I would say the one versus Virginia. It was a sort of a clash between two of the best defenses of the league (with the Gators at 11th and the Cavaliers at 3rd) and everybody wanted to know which team would prevail. It was a close match in the 1st half and it was a real duel in the backcourt with a great amount of block, steals and it was a fun match to play.
Are you still following your college team? Which are the real chances of this group? Can they advance to the NCAA tournament?
Yes a little bit. It is a very young team this year. I know that they had a rush star and that they have a great potential. They have to figure it out by themselves how to use it. I am sure they will have their chances both in the conference and the NCAA tournament. But it is difficult to make any prediction as in the NCAA nothing is written. In the SEC there are some interesting teams as Auburn: I haven’t watched them play yet but I know that they have a very positive record and they have a real chance to get to the Final 4.
Let’s focus on you. On court you are a real leader, especially vocally. Where does this attitude come from? Can it be related to your mother, as she was a military?
I would say it is a combination from my mother’s and my legal guardian’s teachings (Julie Ulmer, coach Ulmer’s wife, who raised Hayes for nearly four years while his mother was deployed). Well, my mom taught me confident, to love who I am and therefore I found myself really outspoken as I am not afraid of telling what I think or what need to be said when things are wrong. Julie, instead, urged me to run for class president and to do that I was put in a position where I had to stand and speak in public. It took a while to learn how to do that, but it turned useful on court.
In many interviews you said you have a special connection to her. Which is the greatest advise she has given to you? Which are the values she transmitted to you?
There isn’t a specific thing she told me but my greatest inspiration is the person she is. (Hayes’ voice breaks a little). They were rough times for us while I was young and she did everything she could to put me in a position where I could play basketball, go to college and have a future. Without her hard work, nothing of this – being in Italy and playing overseas professionally – would be possibile for me. She set a great example for me: If you work hard and give the best of you, great things will come, and I want to follow it.
On court you are known to be a tough player, but with a great heart off-court. Tell us something about your commitment to help children. I know that is was a great priority of yours also in your college years.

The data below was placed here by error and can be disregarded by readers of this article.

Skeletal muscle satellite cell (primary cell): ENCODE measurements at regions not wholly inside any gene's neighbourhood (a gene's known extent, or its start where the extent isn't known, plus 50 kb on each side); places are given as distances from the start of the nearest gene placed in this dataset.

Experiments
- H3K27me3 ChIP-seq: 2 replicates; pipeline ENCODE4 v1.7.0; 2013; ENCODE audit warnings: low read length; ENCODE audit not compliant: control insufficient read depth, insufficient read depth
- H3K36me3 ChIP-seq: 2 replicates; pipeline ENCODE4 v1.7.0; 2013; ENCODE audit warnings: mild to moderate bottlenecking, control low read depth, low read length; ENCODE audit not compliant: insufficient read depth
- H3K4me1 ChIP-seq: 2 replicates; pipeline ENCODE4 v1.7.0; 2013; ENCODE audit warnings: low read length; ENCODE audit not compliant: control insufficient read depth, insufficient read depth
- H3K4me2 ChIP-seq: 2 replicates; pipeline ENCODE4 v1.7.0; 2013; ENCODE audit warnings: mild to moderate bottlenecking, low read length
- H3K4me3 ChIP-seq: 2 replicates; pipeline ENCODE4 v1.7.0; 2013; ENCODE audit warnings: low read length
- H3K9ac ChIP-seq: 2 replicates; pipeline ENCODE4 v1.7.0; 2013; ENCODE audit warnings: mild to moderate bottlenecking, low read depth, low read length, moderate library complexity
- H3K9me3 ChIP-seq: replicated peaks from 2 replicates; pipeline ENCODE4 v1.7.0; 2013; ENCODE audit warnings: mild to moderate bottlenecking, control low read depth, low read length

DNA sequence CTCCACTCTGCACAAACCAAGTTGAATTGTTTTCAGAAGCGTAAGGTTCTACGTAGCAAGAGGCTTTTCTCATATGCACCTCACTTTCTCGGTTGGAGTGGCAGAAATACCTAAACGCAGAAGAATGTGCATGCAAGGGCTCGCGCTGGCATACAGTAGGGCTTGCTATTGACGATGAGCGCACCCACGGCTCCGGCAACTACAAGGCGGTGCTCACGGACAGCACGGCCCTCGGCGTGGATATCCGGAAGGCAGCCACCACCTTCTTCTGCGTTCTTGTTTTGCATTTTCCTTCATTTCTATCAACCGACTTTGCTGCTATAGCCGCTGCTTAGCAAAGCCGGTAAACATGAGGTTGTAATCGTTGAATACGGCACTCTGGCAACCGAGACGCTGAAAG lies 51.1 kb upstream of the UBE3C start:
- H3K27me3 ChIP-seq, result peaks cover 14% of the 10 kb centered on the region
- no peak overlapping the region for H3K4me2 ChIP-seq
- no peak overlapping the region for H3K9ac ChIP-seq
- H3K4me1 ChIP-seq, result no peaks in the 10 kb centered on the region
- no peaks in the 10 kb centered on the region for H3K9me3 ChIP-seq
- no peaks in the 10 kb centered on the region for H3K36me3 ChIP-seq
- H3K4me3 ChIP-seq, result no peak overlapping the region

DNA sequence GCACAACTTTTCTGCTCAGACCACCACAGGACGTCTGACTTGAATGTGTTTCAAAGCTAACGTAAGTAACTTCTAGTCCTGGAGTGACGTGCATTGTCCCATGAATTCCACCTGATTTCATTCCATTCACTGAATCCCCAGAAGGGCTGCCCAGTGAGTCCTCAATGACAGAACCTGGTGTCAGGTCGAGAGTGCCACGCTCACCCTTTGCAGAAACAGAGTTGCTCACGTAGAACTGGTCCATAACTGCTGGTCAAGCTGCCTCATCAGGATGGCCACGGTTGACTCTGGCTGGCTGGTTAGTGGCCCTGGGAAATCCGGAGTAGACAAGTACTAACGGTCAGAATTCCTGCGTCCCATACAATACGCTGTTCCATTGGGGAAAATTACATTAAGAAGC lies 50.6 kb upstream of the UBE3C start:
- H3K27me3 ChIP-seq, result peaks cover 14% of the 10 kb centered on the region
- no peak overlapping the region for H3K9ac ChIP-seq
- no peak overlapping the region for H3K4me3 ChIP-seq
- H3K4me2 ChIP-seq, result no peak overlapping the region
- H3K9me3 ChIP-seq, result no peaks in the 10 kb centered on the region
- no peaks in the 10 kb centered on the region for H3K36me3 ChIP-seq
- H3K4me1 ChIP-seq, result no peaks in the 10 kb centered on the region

Julie introduced me to volunteering around the community. Her family helped me when I needed the most and so I am very driven towards helping those who are less fortunate. I know what it means. I had a lot of opportunity to do that especially with kids with special needs: I feel very close to them as I have a cousin with special needs and I want to help whenever I can. A smile on their faces means the world to me.
But let’s go back to basketball. After you went undraffed you chose to come to play here in Europe. Why did you chose Cantù, eventually?
I thought that Pallacanestro Cantù, being in the first division of the Italian League, was a great starting point for my professional career. I felt like it was the right place to develop as player as the league is very competitive.
What did you like of coach Pancotto’s program and vision?
Like coach White, I felt that he would be a coach who is very passionate of the game, who really care how we do as player; I loved his enthusiasm and obviously I liked his idea on intensity on court. He talks a lot to his player and tries to explain what he wants on court from each of them in a very detailed way: I really like this approach.
In these last matches, Cantù defeated top teams such as Olimpia Milano, but which was the greatest victory for you? Which one has given you most satisfaction?
Indeed the victory on Milan. Our supporters were so excited about it: It was unimaginable for me to see how high they went after the match. The passion they showed after that victory was amazing: It was as we actually won the championship or something (he laughs).
Let’s close with a curiosity. I read that that your favorite superhero is superman: Why?
When I was in high school, my teammates used to call me “Spidey”, but he wasn’t him my favorite superhero. I think Superman is the best of the best: he is unbeatable but at the same time he stays humble. In his story he choses to do the right thing instead of purchasing glory. I think that this is a very powerful message.